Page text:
At West Campus: Who let the dogs in?

During a recent meeting of the West Campus Pioneer Council someone asked: "What are all those dogs and police cars doing in the parking lot?"

Every few weeks shiny black and brown Labrador Retrievers and golden and black German Shepherds pace the expansive parking lots, causing some buzz around campus.

As it happens, besides being a center for cutting-edge science research and art conservation, West Campus offers optimal conditions for training working police dogs.

For the past year, staff from the State Police Canine Unit, in partnership with the Yale and New Haven Police Departments, has used the West Campus grounds and some vacant buildings for in-service training sessions involving about 20 bomb-sniffing dogs — including Yale's own canine detector, Eli.

"It is hard to find places to train these types of dogs," says Lieutenant Michael Patten of the Yale Police Department. "We are often offered a lot of warehouse space, which is not really optimal. West Campus has many unoccupied areas with furniture which makes for a ‘realistic building' training exercise."

Not long after the West Campus property was purchased, Yale police officer and bomb technician Charlie Hebron, Eli's handler, inquired about using the space for training. Connections were made, permissions granted, and now lucky passersby can see these dogs in the parking area getting ready to work.

Like most working police dogs (bomb sniffers, and patrol or narcotics dogs), Eli was initially bred to be a guide dog for the visually impaired. But, like his counterparts, during the training he was deemed unworthy of that task (Eli, for example, loves to chase squirrels). Guide groups offer these trained and well-behaved dogs to police units to become working dogs.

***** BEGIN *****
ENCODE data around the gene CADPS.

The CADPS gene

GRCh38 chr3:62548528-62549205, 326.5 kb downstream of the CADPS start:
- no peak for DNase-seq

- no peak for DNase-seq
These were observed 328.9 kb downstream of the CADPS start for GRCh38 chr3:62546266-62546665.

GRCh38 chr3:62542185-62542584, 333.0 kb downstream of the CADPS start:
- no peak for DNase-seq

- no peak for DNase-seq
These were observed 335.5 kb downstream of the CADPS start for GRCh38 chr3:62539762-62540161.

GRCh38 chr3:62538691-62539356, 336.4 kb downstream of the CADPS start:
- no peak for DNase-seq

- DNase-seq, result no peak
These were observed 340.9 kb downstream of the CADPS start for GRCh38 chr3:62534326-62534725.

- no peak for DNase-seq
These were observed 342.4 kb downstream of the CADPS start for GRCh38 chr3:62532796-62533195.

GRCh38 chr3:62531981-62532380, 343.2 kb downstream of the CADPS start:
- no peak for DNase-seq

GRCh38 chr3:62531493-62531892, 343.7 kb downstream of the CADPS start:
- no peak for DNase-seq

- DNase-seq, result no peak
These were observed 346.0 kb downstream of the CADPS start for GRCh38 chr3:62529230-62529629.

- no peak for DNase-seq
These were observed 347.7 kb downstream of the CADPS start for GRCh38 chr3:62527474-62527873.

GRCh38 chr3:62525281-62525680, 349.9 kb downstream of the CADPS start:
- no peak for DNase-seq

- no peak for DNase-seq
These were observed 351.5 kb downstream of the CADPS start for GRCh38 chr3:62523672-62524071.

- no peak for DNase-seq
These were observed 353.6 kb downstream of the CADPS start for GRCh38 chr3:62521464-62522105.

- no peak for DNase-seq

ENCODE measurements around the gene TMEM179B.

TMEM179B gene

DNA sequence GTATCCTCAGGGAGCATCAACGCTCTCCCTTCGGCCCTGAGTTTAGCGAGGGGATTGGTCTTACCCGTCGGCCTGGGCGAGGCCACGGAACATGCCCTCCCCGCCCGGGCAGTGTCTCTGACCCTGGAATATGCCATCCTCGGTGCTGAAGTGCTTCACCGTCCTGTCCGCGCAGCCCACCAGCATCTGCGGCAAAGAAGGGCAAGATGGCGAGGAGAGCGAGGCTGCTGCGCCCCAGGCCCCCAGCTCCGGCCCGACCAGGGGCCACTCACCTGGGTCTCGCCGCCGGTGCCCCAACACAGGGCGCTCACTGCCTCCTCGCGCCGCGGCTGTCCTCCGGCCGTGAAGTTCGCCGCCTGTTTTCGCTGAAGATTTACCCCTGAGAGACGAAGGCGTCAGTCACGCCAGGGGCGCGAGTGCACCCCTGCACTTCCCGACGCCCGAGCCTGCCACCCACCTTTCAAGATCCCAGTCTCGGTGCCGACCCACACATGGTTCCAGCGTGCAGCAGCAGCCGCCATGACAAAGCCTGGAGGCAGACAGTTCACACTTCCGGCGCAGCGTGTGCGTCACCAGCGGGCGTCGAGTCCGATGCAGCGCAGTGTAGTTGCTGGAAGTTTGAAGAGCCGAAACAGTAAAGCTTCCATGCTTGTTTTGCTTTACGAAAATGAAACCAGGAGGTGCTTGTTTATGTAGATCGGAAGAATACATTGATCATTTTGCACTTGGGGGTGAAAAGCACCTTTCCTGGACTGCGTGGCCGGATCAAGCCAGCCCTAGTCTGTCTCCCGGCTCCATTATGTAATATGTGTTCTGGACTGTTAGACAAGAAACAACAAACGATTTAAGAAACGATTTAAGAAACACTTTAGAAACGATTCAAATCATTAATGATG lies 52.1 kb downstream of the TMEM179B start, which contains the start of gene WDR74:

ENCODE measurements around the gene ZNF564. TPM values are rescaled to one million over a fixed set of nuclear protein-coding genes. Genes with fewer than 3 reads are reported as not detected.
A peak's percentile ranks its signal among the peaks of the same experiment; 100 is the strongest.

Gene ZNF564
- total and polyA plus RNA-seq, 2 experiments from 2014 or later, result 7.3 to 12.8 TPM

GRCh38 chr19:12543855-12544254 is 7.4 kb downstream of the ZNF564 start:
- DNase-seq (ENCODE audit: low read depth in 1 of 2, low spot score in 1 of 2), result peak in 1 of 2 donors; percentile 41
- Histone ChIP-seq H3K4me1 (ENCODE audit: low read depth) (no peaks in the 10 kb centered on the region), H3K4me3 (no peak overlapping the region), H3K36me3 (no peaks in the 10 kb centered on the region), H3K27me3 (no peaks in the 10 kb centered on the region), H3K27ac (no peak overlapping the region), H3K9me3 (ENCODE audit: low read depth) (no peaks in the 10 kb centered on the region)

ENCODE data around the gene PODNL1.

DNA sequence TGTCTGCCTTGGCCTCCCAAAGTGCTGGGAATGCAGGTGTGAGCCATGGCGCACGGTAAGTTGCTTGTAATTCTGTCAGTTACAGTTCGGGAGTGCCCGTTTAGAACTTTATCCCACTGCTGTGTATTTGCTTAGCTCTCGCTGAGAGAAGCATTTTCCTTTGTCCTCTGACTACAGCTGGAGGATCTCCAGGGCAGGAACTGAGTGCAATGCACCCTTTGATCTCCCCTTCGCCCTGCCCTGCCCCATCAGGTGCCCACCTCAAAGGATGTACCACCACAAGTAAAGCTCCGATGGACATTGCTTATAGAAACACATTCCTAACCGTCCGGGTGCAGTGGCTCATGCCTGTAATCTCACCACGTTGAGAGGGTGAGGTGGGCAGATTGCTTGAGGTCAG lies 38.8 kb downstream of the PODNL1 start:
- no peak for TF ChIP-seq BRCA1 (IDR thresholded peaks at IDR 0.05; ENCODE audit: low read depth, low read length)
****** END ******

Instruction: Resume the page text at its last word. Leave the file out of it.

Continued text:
Eli, a black Labrador Retriever originally called Tommy, was bought from Guiding Eyes for the Blind out of New York City. After graduating from a 17-week, intensive training program, during which time he met his handler, Eli joined the Yale Police Department as its first bomb-sniffing dog. Hebron, a retired Marine, and Eli train together six days a week, taking Sundays off. After work hours, Eli lives with Hebron and his family.

The training sessions at West Campus involve planting real — but not live — chemical substances used to make bombs. Eli and the other K9s are then tasked with finding these materials. Typically bomb-sniffing dogs are trained to just sit when they discover something. "Unlike drug dogs who will bark and tear a package apart, you don't want your dog to touch the potentially explosive package," explains Patten.

During training the dogs get some playtime, but when the handlers clip on the pouches where they carry treats, the dogs are ready to go to work. "The training is all food driven," says Hebron. "These dogs are very smart and will remember training spaces if used often, so the beauty of West Campus is the diversity of space. We are able to go back there and find new spaces to train, keeping the dogs ‘on their paws.'"

Asked about Eli's success rate in real situations, Hebron says. "He's found nothing, and that is a good thing."

West Campus has its share of wildlife — although luckily, not many squirrels, says Hebron, who notes that the campus' many turkeys hold no attraction for Eli.

— By Lisa Maloney, West Campus